A RadioShack store pictured in North Portland, Ore., on Feb. 6, 2015.
Alex Milan Tracy—AP
March 31, 2015 4:55 PM EDT

A U.S. bankruptcy judge on Tuesday said he will approve a plan by RadioShack to sell 1,740 of its stores to the Standard General hedge fund, which plans to operate most of them in conjunction with Sprint.

The ruling ends a hotly-contested, four-day hearing in which RadioShack’s largest creditor, Salus Capital Partners, opposed the sale. RadioShack had said it hopes to close the sale by Wednesday to avoid paying April rent.

The deal will send the retailer out of bankruptcy as a slimmed-down operation and still selling electronics. Standard General will be able to save 7,500 jobs in a restructured business, according to The Wall Street Journal.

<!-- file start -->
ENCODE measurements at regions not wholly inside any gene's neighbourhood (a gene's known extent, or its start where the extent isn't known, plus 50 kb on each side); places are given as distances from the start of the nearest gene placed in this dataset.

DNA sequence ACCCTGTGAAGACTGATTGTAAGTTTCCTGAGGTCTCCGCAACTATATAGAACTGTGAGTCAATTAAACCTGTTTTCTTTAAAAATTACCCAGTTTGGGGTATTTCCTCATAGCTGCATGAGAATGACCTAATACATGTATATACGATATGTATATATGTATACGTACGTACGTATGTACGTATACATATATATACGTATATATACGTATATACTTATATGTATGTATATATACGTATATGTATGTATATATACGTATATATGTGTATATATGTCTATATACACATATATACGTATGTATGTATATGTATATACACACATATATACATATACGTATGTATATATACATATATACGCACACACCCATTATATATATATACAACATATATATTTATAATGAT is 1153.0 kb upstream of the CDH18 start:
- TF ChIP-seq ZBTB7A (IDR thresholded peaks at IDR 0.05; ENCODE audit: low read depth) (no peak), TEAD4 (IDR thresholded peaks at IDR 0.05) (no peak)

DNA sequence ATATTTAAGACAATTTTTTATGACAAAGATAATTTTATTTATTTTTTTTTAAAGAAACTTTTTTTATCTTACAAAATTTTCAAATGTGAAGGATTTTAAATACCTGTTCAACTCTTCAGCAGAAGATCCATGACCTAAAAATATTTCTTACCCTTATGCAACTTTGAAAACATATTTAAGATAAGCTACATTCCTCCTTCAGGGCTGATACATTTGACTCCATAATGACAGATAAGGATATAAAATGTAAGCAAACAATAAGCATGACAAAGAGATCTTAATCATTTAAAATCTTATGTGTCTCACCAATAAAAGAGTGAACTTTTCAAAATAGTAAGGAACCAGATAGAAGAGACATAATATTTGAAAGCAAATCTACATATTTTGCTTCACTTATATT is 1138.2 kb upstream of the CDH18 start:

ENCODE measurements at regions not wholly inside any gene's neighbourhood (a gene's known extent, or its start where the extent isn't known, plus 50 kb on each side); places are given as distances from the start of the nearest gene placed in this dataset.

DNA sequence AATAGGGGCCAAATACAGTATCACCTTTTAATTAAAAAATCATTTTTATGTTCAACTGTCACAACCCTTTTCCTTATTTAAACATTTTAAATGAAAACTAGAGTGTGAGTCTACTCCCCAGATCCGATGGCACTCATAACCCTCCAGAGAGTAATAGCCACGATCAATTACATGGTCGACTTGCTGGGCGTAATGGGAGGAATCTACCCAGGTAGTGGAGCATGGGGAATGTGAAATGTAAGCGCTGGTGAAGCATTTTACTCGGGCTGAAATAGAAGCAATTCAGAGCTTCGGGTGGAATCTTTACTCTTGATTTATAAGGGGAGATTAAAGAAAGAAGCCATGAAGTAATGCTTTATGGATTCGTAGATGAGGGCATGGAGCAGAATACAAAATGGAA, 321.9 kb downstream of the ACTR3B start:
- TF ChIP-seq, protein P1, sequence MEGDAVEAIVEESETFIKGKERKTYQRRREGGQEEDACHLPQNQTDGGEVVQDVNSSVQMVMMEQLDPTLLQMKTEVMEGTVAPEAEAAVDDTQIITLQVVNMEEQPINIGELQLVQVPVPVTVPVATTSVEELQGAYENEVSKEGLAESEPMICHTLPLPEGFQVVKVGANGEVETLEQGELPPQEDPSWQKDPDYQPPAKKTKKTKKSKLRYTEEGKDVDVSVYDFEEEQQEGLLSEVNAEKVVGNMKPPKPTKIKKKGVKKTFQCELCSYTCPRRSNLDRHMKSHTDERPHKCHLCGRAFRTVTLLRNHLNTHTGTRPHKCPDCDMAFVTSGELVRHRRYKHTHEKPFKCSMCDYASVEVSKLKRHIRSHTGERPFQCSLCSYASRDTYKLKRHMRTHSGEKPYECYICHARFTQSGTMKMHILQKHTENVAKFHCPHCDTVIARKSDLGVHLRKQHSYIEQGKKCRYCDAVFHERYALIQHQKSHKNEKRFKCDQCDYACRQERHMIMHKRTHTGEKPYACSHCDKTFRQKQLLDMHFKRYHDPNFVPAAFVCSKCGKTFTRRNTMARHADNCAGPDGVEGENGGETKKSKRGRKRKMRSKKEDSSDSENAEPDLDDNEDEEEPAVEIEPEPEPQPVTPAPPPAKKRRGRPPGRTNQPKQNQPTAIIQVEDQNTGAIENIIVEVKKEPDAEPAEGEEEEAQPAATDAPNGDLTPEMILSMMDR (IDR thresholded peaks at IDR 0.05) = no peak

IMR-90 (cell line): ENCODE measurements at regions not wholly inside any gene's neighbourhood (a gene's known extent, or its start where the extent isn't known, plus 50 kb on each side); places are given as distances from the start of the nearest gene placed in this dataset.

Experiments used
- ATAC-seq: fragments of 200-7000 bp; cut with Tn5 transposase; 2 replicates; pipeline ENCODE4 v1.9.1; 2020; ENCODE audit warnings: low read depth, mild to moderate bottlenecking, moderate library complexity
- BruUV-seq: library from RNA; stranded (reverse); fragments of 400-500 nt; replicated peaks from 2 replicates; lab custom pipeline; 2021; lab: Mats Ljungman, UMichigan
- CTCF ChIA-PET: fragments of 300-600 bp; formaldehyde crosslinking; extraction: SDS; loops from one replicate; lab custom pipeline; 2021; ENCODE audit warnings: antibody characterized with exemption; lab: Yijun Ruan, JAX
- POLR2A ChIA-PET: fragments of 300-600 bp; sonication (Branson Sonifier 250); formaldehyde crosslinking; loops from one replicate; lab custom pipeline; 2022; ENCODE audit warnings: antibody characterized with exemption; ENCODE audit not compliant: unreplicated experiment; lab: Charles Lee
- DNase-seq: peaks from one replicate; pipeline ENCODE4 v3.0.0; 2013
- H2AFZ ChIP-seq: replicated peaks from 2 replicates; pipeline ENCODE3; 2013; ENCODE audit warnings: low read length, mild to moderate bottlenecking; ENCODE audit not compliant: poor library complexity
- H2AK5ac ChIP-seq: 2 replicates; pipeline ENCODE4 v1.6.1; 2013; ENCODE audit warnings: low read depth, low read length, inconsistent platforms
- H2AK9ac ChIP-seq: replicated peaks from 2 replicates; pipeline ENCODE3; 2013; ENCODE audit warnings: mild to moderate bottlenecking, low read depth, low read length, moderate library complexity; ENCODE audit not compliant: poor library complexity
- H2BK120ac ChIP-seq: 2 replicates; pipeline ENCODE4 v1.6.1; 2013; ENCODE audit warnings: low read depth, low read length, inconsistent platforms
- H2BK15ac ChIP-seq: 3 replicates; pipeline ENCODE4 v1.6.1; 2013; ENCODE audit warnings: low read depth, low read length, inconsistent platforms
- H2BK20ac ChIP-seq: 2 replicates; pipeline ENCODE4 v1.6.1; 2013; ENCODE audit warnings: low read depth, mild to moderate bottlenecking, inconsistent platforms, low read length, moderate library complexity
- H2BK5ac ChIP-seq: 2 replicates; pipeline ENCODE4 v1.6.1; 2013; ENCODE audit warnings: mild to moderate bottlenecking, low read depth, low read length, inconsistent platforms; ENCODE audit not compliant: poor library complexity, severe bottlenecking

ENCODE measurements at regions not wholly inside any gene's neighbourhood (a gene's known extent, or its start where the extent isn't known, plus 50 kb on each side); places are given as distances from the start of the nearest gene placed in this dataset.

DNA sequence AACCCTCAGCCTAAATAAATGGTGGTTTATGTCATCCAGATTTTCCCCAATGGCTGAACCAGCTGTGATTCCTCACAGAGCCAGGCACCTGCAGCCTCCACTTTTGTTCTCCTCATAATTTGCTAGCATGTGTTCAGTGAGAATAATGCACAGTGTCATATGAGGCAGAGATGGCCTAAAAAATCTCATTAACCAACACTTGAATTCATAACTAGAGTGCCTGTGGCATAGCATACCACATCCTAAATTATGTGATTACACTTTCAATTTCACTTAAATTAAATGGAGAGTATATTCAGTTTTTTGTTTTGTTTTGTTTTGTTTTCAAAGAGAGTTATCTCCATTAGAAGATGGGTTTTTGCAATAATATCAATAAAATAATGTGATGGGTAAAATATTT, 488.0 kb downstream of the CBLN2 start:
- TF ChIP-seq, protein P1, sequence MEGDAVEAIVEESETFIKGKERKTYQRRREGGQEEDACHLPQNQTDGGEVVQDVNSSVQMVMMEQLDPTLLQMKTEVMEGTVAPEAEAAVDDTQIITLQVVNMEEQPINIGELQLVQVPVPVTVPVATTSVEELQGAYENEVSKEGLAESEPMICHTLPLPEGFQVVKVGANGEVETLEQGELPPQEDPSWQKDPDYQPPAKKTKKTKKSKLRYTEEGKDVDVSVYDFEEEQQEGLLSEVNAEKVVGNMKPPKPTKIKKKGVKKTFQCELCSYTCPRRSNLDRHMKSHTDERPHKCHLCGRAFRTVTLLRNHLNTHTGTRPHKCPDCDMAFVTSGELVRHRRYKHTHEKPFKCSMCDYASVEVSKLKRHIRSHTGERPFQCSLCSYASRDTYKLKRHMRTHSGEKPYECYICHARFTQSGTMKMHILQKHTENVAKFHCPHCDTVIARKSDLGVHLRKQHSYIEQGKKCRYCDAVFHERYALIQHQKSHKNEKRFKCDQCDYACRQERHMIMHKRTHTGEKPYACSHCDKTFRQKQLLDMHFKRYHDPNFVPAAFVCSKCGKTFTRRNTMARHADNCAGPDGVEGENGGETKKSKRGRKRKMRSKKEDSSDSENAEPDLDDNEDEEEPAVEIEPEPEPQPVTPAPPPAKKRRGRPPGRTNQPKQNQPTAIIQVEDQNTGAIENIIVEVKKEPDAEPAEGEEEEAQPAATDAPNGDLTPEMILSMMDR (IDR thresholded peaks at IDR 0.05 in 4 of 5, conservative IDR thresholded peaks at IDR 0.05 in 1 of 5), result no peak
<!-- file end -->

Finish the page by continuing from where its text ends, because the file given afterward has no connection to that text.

RadioShack entered Chapter 11 bankruptcy in February with more than 4,000 stores, most of which have been closed.

Founded in 1921, the chain was once the go-to retailer for electronics, but became increasingly irrelevant in the digital age.

The case is In Re: RadioShack Corp, U.S. Bankruptcy Court, District of Delaware, No. 15-10197

This article originally appeared on Fortune.com and includes information from Reuters.

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